Tuesday, December 07, 2010

US Attempts to Influence World Climate Body

'Key Foreign Policy Issue'

The US was concerned that an Iranian scientist would be elected as co-chair of one of the working groups, an eventuality which would have paired him with a US scientist. That, Rice wrote in a dispatch, would be "problematic and potentially at odds with overall US policy towards Iran."

12/07/2010 - If you don't play, we won't pay. That seems to be the US message to the Intergovernmental Panel on Climate Change when it comes to key personnel decisions, according to one of the newly leaked dispatches. The State Department, the document seems to indicate, leaned on a financial lever to get its way.

The United Nations Intergovernmental Panel on Climate Change (IPCC) is a unique construct. It is made up of scientists who are tasked with monitoring the global climate. Exactly who those scientists are, however, is often a political question.

There are 3,000 of them in the IPCC, a group which won the Nobel Peace Prize in 2007. Every five years, the IPCC publishes an assessment report, a document which examines the health of the world's climate -- and one which goes a long way toward determining international climate policy. But just how much influence do politicians have on the group?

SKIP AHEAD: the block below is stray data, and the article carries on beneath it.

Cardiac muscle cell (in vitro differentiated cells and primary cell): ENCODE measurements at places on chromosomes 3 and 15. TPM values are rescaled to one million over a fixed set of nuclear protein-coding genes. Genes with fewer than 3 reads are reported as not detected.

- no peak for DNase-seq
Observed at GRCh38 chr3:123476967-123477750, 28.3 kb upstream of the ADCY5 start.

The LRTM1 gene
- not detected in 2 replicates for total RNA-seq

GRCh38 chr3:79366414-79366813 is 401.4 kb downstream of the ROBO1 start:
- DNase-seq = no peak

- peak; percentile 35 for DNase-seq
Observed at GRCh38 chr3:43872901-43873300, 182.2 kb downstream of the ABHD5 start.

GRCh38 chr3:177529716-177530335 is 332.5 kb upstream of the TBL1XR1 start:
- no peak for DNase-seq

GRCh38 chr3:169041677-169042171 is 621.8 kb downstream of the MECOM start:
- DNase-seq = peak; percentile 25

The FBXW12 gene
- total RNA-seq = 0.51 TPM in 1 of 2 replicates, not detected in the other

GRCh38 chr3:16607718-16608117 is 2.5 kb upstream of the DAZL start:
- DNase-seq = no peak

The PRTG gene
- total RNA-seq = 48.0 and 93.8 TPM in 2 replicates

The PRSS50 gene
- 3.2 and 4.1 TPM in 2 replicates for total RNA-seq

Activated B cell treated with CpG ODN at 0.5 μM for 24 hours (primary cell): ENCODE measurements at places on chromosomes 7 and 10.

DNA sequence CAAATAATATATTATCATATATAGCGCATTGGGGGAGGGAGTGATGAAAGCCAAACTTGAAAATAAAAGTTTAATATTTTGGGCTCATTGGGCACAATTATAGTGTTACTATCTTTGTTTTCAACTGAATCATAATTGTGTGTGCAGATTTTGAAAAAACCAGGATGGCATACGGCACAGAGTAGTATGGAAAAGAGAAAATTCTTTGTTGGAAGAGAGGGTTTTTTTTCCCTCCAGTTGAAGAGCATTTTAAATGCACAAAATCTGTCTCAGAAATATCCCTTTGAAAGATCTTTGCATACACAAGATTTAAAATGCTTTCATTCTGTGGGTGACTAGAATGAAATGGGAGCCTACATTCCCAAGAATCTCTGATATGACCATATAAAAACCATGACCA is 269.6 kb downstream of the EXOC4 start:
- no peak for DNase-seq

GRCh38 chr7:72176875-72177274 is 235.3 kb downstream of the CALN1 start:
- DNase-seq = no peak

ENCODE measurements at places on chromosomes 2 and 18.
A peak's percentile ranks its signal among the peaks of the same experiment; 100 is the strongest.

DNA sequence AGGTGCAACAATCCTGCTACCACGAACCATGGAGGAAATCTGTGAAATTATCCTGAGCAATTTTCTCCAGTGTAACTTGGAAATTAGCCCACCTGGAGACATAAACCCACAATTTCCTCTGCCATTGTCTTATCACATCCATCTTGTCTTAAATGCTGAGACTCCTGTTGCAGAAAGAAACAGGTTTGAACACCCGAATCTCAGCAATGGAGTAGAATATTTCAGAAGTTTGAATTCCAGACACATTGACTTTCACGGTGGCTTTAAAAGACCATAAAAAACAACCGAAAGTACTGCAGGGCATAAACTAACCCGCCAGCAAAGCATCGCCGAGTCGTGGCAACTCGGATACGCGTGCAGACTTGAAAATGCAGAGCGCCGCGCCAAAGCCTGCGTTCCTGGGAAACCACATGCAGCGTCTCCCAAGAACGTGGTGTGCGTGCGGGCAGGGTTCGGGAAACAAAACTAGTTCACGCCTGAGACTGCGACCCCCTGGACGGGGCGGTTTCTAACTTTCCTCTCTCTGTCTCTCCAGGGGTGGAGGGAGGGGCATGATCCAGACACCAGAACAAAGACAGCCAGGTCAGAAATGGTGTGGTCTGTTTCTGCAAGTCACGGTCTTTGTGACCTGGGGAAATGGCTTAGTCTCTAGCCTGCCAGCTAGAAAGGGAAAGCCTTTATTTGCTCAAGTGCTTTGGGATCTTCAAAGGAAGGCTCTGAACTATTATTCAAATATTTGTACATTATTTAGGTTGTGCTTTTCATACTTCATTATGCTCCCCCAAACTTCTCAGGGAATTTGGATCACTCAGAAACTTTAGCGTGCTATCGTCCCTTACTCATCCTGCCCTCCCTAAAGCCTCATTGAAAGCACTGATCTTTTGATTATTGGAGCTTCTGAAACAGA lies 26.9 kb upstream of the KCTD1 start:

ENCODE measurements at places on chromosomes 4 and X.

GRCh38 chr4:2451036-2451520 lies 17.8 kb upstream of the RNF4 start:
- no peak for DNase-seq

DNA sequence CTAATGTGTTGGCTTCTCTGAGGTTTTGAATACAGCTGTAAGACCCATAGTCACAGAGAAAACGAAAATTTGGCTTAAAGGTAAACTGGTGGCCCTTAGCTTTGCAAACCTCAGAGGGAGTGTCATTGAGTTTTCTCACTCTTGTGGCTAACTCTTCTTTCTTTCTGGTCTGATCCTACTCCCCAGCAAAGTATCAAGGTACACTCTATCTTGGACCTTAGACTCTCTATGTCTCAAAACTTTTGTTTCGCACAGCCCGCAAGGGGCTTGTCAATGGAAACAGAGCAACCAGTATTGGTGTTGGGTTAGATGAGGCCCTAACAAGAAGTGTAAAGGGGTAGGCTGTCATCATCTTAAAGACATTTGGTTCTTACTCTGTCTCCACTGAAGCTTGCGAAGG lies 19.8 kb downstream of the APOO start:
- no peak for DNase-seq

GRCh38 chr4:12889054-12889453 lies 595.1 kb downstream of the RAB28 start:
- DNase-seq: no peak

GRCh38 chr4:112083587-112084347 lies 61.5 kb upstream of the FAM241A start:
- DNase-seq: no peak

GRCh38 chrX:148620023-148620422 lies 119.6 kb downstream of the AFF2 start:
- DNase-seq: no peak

A cable sent from the US State Department on Sept. 2, 2008, and written by then-Secretary of State Condoleezza Rice, hints at the answer. The subject was the make-up of one of the three main working groups responsible for the report. Members were to be elected in a secret vote by the World Meteorological Organization in Geneva a short time later.

Serious Strike Against Him {read rest}

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